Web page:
The exercise involved some 2000 participants from over 20 nations. It was designed to maximise international cooperation and interoperability in an area of maritime safety that has always been important to NATO and all submarine-operating nations.
Following the tragic loss of the Russian nuclear submarine Kursk in 2000, more international attention has been focused on the need to practice submarine escape-and-rescue equipment and procedures, and the multinational command and control of all rescue assets.
It was the Kursk accident that led to the development of a framework agreement between NATO and Russia on cooperation in the area of submarine crew search-and-rescue at sea, which was signed in February 2003. Since then cooperation has intensified and Russia has participated in NATO submarine search-and-rescue exercises in 2005 and 2008. The experience and networks developed contributed to the success of an actual rescue operation in August 2005 off the Russian Kamchatka peninsula.
“Rescuing somene from a submarine is a very difficult exercise,” explains General Giampaolo Di Paola, NATO Chairman of the Military Committee. “Therefore it is very important that nations and navies from all over the world come together and train in how to do it. In the end, remember, submariners are brothers in arms,” he adds. “They have a common enemy, not each other, but the sea, the depth, that is the enemy and we have to help each other.”
VIP guests visit Russian sub
The Russian Chief of Staff, Army General Nikolai Makarov, took part in the exercise during VIP day. He visited the Alrosa, while it was at a depth of 100 metres, together with General Giampaolo Di Paola and other high-level guests. They saw for themselves how the Russian submarine was working with international rescue systems.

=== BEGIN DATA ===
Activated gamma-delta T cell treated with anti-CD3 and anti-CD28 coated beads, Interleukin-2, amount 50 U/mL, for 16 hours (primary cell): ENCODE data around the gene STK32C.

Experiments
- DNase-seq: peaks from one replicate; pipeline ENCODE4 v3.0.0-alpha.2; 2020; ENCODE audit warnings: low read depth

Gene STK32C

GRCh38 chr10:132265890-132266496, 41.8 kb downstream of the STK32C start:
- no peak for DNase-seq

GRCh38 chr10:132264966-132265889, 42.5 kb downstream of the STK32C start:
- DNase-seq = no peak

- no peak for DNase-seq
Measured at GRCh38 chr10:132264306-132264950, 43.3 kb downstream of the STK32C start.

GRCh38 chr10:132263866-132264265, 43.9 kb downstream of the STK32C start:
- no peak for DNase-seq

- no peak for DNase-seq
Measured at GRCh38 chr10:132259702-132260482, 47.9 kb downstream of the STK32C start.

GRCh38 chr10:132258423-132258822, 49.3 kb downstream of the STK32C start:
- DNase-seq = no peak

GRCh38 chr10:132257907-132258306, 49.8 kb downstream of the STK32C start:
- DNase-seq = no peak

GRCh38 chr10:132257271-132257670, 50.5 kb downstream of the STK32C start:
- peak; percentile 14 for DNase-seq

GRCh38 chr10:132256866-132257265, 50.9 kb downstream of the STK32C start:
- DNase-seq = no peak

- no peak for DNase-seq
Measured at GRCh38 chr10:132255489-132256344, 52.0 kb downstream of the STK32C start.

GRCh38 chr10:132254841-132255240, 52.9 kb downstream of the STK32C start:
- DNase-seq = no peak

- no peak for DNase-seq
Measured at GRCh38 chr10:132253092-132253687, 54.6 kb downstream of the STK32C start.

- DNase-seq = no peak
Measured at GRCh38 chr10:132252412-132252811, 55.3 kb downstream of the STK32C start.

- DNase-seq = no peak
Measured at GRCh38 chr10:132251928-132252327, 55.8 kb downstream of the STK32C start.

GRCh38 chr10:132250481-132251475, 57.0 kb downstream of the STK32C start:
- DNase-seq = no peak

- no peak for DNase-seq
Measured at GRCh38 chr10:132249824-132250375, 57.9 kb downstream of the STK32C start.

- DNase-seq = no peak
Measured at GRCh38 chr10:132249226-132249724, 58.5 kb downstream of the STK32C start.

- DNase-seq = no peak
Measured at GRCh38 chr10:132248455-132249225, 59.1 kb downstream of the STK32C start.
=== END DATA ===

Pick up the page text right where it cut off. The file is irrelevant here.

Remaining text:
“This demonstrates that at the military level, notwithstanding some political diversities and political challenges, […] you can understand each other, you can work together, you can start help building that level of trust and confidence that eventually will also percolate up to the political level,” says General Giampaolo Di Paola.
Complex scenarios involving specialist equipment
During the 12-day exercise, submarines from Portugal, Russia, Spain and Turkey were bottomed in carefully chosen and surveyed areas. Rescue forces with a range of sophisticated debris-clearance and diver-assisted equipment and submarine-rescue vessels from Italy, Russia, Sweden and the United States, and the jointly owned system of France, Norway and the United Kingdom worked to rescue the submariners.
The exercise scenarios also involved support ships with specialist divers and hyperbaric medical teams working on complex medical problems. Air units were also deployed to assist in locating a simulated distressed submarine, using parachutists to provide first-reaction assistance to stricken submariners.
The exercise culminated in a 48-hour, large-scale coordinated rescue and evacuation of 150 survivors, including many simulated casualties from a disabled submarine on the bottom of the sea.